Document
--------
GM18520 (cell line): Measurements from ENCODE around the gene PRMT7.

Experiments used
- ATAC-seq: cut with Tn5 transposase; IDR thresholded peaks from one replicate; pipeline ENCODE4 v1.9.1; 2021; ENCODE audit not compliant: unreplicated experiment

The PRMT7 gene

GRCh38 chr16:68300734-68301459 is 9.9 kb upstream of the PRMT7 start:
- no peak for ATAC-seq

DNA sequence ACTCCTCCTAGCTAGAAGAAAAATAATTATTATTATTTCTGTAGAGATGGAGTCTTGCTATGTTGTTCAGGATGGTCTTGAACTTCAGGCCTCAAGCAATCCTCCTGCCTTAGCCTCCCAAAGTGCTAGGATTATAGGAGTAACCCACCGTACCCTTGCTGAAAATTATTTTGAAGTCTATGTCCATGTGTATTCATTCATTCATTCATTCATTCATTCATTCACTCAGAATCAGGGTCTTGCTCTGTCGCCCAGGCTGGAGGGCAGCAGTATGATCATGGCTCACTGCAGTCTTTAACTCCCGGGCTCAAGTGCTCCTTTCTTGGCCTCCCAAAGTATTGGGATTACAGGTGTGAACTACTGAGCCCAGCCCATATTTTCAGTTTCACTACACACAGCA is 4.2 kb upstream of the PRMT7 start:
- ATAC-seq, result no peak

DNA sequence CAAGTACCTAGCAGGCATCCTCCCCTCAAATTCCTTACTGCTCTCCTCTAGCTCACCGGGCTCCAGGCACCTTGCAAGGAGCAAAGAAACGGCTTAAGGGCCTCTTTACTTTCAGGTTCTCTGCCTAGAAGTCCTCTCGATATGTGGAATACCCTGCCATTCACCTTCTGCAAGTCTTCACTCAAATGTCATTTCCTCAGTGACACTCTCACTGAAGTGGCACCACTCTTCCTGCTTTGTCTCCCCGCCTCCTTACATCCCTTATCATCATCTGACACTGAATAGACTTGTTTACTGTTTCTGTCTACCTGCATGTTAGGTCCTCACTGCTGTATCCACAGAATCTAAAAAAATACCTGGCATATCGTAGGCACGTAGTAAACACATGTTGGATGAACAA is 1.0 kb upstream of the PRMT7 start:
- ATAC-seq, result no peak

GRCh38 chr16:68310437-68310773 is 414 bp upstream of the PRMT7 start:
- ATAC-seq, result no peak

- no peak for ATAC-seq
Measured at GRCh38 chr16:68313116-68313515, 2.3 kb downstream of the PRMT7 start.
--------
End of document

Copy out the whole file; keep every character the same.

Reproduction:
GM18520 (cell line): Measurements from ENCODE around the gene PRMT7.

Experiments used
- ATAC-seq: cut with Tn5 transposase; IDR thresholded peaks from one replicate; pipeline ENCODE4 v1.9.1; 2021; ENCODE audit not compliant: unreplicated experiment

The PRMT7 gene

GRCh38 chr16:68300734-68301459 is 9.9 kb upstream of the PRMT7 start:
- no peak for ATAC-seq

DNA sequence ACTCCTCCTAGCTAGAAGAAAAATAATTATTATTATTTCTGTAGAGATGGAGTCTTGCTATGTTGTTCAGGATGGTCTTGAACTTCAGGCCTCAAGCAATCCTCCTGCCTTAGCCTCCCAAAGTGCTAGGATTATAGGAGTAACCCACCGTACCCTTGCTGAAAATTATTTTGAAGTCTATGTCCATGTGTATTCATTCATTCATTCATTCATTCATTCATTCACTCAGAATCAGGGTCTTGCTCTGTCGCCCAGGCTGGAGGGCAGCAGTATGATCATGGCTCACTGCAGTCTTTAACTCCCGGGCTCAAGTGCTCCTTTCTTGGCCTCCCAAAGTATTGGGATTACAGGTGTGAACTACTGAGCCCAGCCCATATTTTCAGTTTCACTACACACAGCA is 4.2 kb upstream of the PRMT7 start:
- ATAC-seq, result no peak

DNA sequence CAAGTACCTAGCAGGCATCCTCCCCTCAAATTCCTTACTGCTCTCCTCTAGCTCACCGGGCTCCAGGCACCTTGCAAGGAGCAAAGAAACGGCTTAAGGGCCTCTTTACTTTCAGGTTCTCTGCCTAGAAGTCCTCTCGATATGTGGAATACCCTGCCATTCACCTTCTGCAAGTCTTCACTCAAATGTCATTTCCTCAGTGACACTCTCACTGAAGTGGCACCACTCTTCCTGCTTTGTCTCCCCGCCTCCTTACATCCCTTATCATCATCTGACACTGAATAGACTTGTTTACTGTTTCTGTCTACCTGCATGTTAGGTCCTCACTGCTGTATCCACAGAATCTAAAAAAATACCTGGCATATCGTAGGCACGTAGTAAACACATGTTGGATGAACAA is 1.0 kb upstream of the PRMT7 start:
- ATAC-seq, result no peak

GRCh38 chr16:68310437-68310773 is 414 bp upstream of the PRMT7 start:
- ATAC-seq, result no peak

- no peak for ATAC-seq
Measured at GRCh38 chr16:68313116-68313515, 2.3 kb downstream of the PRMT7 start.